“What’s your take on this bailout package, Congresswoman Kang?”
“While it’s not everything we desire, but it’s probably the best compromise we could achieve at this time. Even the House Republicans are coming around to that point of view.”
The reporter from CNN added, “That’s pretty charitable, coming from someone who once said if she were on the banking committee, she’d make it mandatory for each leading Wall Street financier to take lie detector tests just like random drug testing.”
There was a ripple of charged laughter that gave Kang a few seconds to come up with her rejoinder. “At the time my opponent blasted me for sounding like Torquemada. He even tried to sneak in a uncalled-for reference to a Dragon Lady.” Kang colored her tone with the right mixture of indignation as she continued, modulating her voice back to its normal register.
“As it turns out, it seems I might have been too restrained in that suggestion.” More laughter.
“Aren’t the Democrats as much to blame for this mess, as Senator Obama has termed it, as the GOP?” another reporter asked. Kang had suddenly reappeared on the Hill last Monday as the financial crisis consumed headlines in all media. She immediately was able to immerse herself in the various caucuses taking place on both sides of the aisle to hammer at the proposal initially put forward by Secretary of the Treasury Henry Paulson. And thereby avoid questions, if not speculation among the punditry, as to her recent absence.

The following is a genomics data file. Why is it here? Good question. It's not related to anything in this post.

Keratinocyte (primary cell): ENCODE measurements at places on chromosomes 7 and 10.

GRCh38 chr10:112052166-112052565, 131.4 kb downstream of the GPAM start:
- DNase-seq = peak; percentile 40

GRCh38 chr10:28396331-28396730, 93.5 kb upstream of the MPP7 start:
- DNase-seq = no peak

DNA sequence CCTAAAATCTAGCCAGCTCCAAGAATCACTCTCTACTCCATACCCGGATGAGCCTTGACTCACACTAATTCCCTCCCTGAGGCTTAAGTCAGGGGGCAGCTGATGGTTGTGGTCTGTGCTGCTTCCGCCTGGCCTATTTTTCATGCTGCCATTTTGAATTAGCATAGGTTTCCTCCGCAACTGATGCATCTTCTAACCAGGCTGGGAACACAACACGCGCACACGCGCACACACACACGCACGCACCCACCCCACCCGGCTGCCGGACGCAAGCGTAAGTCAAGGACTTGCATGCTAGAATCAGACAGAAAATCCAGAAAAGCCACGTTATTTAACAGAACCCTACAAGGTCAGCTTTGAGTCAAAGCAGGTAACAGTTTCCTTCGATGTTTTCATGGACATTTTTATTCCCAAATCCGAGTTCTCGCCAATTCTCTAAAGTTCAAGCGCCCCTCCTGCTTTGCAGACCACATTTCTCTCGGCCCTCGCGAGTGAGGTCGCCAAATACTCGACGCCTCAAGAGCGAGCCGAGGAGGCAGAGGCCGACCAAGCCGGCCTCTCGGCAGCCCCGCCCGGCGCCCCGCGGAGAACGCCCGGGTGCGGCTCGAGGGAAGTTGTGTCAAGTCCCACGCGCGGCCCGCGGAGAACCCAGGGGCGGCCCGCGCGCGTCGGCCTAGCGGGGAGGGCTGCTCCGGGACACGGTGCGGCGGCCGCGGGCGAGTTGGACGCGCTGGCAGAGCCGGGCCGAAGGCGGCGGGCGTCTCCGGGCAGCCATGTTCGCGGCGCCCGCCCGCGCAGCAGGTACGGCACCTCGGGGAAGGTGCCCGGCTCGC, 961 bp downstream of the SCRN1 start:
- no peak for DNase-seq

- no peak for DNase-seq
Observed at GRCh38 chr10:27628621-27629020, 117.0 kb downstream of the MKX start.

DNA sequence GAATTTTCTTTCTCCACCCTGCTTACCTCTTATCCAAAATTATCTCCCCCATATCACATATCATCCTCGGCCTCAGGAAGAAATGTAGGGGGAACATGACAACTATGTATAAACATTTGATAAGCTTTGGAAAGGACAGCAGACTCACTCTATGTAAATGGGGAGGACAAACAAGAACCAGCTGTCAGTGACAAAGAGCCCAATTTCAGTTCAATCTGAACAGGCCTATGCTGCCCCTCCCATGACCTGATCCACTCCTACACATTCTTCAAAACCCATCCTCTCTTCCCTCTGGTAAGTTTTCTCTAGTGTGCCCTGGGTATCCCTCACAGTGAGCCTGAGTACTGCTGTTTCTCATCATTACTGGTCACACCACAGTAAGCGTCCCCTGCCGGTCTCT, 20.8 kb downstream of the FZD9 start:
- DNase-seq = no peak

“I don’t let people like Robert Rubin or President Clinton off the hook,” Kang began, “but the fact remains that the American people rightly, by a two-to-one margin, lays this debacle at the feet of the Republicans.” She gestured in a wide swath. “The middle class has taken it in the shorts these past eight years, if you’ll allow me to use the colloquialism. Since President Bush has been in office, nearly 6 million taxpayers have slipped into poverty, median family income for working Americans has gone down by some $2,000, more than 7 million of our citizens have lost their health insurance, more than 4 million have lost pensions, and so on, with foreclosures at an all-time high.
“At the same time, the brokers and short-sellers, the speculators and shareholders did better than all right in this money jungle they constructed with little oversight or paper-thin regulation–with no regulation that wasn’t written without a lobbyist’s hand guiding the lawmaker’s pen.”
“Does this mean there’s some truth in the rumor that’s been floating around since your unexplained absence, that you’re going to bolt your party in favor of a third one?” a reporter she recognized from the Washington Post asked. Kang pointed at her. “It means that we can’t continue privatizing gains and socializing losses. John Thane, the chairman of Merrill Lynch, who’s been on the job less than a year, got a signing bonus of $15 million. Before him at Merrill, Stan O’Neal, retired with something like $161 million worth of goodies. That’s a hell of a golden parachute.”